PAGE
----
DEX: Bridging Gaps Between Debian and Derivatives

Debian GNU/Linux

Matt Zimmerman, Ubuntu CTO, has found a way to bridge the ever-widening crevasse between Debian and its derivatives. The Debian Front Desktop was formed last summer in order to bring together these camps, but Zimmerman wants to go a step or two further.

What is DEX?

Zimmerman explains, "DEX is all about action: merging patches, fixing bugs, crunching data, whatever is necessary to get changes from derivatives into Debian proper. DEX doesn’t try to change the way any existing project works, but adds a “fast path” for getting code from one place to another."

Ubuntu has been accused of not contributing code back to upstream projects, but Debain acknowledged that the process for this has been difficult to navigate. The Debian Front Desk seems limited to linking interested parties, but DEX is an attempt to grease the wheels by actually merging code, recording statistics, and updating bug reports. It appears it is going to do the dirty work.

Ubuntu Involvement

One of the first tasks of Zimmerman was to form the Ubuntu DEX Team with the goal of facilitating cooperation between Debian and Ubuntu. With this Zimmerman hope to merge more Ubuntu improvements into the Debian code-base. Several developers have signed on already and are getting their hands dirty sorting through old patches to see which might be appropriate to merge upstream. Once that is accomplished, which seems to be progressing rather quickly, Zimmerman says they will move on to a new todo list.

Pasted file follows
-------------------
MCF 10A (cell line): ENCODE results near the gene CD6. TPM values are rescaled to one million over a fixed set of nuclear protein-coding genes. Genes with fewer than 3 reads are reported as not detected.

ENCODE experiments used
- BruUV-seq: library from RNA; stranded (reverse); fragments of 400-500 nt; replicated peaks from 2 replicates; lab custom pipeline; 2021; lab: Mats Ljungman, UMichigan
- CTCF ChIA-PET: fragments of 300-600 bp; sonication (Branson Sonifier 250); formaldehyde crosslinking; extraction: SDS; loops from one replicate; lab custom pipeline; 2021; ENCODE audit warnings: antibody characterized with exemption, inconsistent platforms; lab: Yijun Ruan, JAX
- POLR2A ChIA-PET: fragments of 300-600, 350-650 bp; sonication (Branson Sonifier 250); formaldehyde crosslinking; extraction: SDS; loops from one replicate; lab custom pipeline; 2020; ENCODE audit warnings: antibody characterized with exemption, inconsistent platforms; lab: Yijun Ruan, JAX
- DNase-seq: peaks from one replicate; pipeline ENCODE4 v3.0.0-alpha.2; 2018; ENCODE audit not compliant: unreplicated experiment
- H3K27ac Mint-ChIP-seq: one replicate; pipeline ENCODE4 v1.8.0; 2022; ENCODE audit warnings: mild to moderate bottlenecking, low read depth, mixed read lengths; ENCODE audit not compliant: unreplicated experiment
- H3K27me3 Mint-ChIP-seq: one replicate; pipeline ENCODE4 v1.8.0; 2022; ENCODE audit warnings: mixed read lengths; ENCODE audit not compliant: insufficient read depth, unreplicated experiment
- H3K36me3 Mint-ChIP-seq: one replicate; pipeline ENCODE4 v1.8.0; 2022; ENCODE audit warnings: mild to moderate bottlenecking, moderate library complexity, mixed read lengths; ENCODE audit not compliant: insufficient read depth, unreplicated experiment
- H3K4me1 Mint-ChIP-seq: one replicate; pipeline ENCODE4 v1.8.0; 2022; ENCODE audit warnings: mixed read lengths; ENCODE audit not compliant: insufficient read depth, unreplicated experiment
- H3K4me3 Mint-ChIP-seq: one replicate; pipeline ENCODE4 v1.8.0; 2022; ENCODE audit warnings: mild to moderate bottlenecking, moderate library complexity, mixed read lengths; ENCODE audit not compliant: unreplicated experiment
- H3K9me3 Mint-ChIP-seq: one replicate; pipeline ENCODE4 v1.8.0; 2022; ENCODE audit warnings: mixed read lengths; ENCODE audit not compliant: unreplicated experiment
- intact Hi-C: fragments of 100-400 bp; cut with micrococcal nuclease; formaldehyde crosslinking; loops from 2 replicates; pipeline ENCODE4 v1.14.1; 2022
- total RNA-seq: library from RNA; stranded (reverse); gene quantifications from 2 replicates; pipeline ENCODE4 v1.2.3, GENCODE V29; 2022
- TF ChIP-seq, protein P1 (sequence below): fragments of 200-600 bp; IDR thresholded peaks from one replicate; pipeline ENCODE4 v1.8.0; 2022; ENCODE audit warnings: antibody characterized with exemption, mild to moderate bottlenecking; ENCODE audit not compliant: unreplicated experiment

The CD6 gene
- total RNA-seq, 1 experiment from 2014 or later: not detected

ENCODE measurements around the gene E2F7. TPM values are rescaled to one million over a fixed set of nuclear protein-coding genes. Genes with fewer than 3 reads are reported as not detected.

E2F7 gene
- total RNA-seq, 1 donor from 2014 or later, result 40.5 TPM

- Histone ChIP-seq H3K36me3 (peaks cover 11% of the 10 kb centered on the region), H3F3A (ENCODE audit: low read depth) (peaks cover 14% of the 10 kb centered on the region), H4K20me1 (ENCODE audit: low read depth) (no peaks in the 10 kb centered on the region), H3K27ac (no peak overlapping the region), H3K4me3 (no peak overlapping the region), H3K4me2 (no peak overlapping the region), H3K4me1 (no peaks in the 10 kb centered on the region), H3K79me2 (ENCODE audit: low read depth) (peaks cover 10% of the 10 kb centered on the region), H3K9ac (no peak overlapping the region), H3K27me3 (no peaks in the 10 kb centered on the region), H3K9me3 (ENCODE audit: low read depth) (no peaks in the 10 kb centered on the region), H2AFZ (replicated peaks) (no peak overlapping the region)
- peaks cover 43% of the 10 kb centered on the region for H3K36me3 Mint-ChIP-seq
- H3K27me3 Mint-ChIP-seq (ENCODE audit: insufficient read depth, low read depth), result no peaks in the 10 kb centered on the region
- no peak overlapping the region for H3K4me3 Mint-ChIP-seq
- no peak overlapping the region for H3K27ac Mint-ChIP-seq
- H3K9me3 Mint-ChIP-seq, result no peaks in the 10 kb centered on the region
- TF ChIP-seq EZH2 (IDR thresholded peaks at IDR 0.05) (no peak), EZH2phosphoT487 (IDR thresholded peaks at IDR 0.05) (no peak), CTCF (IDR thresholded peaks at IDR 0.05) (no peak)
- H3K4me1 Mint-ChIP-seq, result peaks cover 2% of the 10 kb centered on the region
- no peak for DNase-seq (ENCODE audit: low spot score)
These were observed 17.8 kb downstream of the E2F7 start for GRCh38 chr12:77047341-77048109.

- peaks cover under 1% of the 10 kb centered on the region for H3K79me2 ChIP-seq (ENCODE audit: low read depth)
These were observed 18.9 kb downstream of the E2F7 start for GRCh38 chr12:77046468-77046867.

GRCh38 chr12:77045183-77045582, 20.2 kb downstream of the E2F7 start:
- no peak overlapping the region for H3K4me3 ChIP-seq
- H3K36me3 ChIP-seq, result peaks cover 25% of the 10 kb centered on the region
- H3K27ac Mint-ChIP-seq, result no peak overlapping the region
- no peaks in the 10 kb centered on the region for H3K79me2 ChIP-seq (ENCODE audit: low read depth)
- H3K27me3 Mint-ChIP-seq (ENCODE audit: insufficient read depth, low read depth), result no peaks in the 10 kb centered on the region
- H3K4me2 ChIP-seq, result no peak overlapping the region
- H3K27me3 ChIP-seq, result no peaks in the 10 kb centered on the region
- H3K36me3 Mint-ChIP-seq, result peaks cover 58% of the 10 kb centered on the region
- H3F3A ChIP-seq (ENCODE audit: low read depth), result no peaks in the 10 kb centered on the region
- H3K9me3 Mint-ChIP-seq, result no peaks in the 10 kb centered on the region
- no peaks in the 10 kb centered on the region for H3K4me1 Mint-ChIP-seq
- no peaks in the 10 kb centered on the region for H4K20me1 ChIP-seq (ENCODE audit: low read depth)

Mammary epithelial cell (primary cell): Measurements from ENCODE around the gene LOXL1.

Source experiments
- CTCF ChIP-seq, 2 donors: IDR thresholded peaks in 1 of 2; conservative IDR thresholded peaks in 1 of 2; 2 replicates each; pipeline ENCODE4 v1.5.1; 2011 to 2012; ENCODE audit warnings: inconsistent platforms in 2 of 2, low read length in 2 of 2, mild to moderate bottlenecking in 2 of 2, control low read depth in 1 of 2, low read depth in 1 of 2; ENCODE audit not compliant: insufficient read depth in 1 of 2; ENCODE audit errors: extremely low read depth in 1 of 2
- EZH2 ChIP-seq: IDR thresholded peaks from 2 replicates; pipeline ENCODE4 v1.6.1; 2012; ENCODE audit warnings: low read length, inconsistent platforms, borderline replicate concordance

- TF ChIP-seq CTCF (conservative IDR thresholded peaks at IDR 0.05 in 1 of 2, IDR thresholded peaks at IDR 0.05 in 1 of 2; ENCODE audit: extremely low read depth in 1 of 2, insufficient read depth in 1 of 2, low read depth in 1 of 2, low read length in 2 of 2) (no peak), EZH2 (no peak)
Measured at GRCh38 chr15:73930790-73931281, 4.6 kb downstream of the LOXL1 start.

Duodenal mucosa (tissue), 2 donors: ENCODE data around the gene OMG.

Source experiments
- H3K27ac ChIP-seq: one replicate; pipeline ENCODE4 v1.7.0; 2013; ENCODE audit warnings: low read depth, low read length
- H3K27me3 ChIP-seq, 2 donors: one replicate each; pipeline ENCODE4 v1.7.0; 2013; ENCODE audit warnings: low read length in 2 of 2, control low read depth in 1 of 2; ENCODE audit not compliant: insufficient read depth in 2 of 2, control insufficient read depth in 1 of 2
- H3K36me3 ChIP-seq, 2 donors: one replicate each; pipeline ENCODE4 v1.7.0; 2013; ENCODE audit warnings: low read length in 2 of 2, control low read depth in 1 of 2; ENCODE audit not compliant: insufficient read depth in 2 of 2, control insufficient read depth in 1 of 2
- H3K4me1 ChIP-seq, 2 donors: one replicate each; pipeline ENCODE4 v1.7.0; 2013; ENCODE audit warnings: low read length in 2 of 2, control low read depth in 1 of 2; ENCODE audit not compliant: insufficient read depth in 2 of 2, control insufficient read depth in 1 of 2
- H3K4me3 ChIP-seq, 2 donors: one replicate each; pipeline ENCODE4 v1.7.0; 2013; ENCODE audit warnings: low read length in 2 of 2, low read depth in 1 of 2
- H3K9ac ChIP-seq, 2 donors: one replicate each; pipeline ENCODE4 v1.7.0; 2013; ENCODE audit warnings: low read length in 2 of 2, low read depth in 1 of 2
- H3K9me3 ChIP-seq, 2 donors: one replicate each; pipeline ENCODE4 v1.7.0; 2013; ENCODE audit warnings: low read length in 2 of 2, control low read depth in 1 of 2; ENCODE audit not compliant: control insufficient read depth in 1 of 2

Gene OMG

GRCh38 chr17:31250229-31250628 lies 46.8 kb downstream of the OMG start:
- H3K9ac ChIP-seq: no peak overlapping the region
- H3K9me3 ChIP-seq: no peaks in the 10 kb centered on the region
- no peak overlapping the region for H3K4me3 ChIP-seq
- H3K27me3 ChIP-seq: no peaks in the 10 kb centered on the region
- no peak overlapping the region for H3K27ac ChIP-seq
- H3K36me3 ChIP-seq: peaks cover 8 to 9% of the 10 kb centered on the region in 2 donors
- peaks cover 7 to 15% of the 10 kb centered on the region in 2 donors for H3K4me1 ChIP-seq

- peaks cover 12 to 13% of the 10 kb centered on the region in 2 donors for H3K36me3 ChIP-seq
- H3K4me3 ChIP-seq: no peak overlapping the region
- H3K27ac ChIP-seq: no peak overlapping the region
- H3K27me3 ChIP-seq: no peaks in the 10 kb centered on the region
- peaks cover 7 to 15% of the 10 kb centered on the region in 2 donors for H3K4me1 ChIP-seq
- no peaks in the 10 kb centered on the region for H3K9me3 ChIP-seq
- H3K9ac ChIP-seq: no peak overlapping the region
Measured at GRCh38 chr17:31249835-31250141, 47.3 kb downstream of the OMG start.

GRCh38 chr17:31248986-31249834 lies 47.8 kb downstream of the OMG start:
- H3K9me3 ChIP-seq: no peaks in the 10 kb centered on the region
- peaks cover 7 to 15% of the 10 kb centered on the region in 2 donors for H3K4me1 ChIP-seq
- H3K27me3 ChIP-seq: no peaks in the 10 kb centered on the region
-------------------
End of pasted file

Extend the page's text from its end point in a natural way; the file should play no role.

DEX was set up with all derivatives in mind, so other distributions can form their own DEX team and start contributing to Debian as well. Debian is the genetic code for many projects and a general idea within Open Source and the GPL is to give back improvements. Perhaps more teams will emerge in the coming months.

______________________

Susan Linton is a Linux writer and the owner of tuxmachines.org.

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log in my eye?

Anonymous's picture

it's funny that one of the biggest perpetrators (purpose traitors?) is now appearing to act as adjudicator. Actions speak louder than words Matt Z. (and Mark S.)

Do we really need time and effort on a bureaucratic policy, instead of just communicating and giving back improvement to the global community?

DEX and Debian plus derivatives

Glenn Thigpen's picture

I am glad to see this happening. One of the things that has kept me away from Ubuntu is that most of it's packages are not compatible with stock Debian and vice/versa. Hopefully the problems can be worked out and the Debian Derivatives maintain compatibility with the stock Debian archives and the improvements be folded back into stock Debian.

Glenn

differences

Roland's picture

Under Ubuntu/Mint10, qemu works right after apt-get. Under Debian/LMDE, it's dog-slow. Yes, I checked kernel modules. But under Mint10, Puppy can't find eth0 (tinycore can). Under Mint10, xoscope no longer works because /dev/dsp has gone away. It's little differences like these that keep me dual-booting. And why can't KDE4 leave the network card alone when I logout? It kills eth0. This is poison for using the 'at' command, and mini-httpd.

RE: differences

tehmasp's picture

seems like you've got some bug reports to write? :)

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